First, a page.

Teachers, principals look to new academic year | August 10, 2012 | Palo Alto Weekly | Palo Alto Online |


Palo Alto Weekly

Cover Story - August 10, 2012

Teachers, principals look to new academic year

Major construction to greet students next week in earliest-ever school start

by Chris Kenrick

Along with teachers, major construction will greet many Palo Alto students as they head back to school next Thursday, Aug. 16 — the earliest start to the school year in local history.

This story contains 467 words.

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Posted by Resident, a resident of Another Palo Alto neighborhood
on Aug 10, 2012 at 9:14 am

Not only construction at many schools, but there seems to be road construction all over town which is going to make school commutes more difficult for drivers and those on bikes too.

Posted by anonymous, a resident of Duveneck/St. Francis
on Aug 10, 2012 at 10:19 am

Yes, PG&E major pipeline work; PA Art Center; new Mitchell Park library and community center - I wish there could be incentives given for (accurate) completed work ahead of schedule...it seems to stretch out over a very long time. Commercial construction seems to move along so much quicker (not necessarily in Palo Alto - that's not what I mean...)
Let's all remember tiny kids will be walking to school next week -
Parents, please instruct your kids on proper biking - I have had many kids, especially middle-school aged, cut across residential streets like mine without looking and even very careful drivers like myself are concerned with the potential for accidents.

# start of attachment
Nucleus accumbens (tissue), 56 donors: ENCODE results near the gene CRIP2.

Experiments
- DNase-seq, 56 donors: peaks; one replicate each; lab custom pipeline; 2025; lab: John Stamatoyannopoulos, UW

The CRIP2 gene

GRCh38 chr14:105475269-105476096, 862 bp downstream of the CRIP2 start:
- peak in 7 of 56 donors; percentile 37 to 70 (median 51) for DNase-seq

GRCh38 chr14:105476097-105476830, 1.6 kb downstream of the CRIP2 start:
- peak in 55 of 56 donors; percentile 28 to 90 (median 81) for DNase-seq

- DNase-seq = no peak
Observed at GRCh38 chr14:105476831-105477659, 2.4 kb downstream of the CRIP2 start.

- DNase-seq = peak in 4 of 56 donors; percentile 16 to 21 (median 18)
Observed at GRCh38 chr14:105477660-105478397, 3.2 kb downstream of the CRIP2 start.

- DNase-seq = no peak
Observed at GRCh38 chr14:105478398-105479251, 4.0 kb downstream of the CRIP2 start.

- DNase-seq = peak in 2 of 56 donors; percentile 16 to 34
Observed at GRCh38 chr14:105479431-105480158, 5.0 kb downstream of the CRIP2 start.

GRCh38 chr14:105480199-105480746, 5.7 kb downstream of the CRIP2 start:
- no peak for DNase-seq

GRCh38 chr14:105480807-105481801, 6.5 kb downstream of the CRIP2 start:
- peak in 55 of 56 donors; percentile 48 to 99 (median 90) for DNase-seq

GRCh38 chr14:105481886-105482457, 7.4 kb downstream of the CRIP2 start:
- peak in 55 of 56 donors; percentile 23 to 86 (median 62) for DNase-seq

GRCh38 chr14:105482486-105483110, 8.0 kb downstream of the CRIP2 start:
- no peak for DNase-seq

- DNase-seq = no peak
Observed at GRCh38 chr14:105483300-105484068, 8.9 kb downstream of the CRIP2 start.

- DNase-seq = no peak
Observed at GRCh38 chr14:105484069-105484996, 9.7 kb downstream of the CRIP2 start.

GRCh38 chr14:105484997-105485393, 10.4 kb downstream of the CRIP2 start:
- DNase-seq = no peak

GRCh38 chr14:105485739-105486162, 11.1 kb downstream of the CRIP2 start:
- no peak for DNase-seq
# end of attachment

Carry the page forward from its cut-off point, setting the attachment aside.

Posted by avram, a resident of Embarcadero Oaks/Leland
on Aug 10, 2012 at 10:21 am

Wasn't the calendar adopted during one of those meetings that was tainted by private communication between the Superintendent and Board members in violation of the open meetings requirements? Also, I never heard the Board or Superintendent discuss potential consequences of breaking the trust implicit in the calendar. What happens when teachers defy the schedule and give finals whenever they want, or assign work to be turned in immediately after the Winter break, as has been the case for years now? How can a student be expected to turn in a project or assignment those first few days after break and expect to have a work free holiday? Strangely, this calendar does not take into account the train wreck of asking students to take finals in the middle of preparing college applications. Also left unresolved is the unexplained decision not to monitor whether students attend the tutorial period, which schools count as instructional time.

Posted by katie, a resident of Midtown
on Aug 10, 2012 at 12:48 pm

Avram, I agree with all of your comments. I am a district teacher and I find it unconscionable that some of my colleagues defied policy and were not censured. Also, despite the uproar surrounding the calendar change, I feel strongly that the calendar change is taking the easy way out, i.e., it's easier to do this than formally discipline teachers or shift the paradigm to try something progressive like moving to trimesters.

Posted by avram, a resident of Embarcadero Oaks/Leland
on Aug 11, 2012 at 5:47 pm

katie--thank you for your comments. You are so right. Changing the calendar is something the Board and Superintendent can "do." It is much harder to change behavior. I wish you a pleasant and productive school year.

Posted by George, a resident of Downtown North
on Aug 13, 2012 at 11:02 am

The City of Palo Alto reviews every new housing develpoment and concluded that there will not be enough new students to trigger any school construction impacts nor traffic impacts that require mitigation. No impact from each project and no cummulative impact from the sum total of all the projects. How can that conclusion be reconciled with the construction happening at all the school sites listed in this article?

Burt, Espinosa, Klein, Scharf and Shepherd represent the developers and landowners, not the people who live and work here. They are advancing their own political and egotistical aspirations at our expense. They give us higher tax bills, fewer services, more congestion and overcrowding.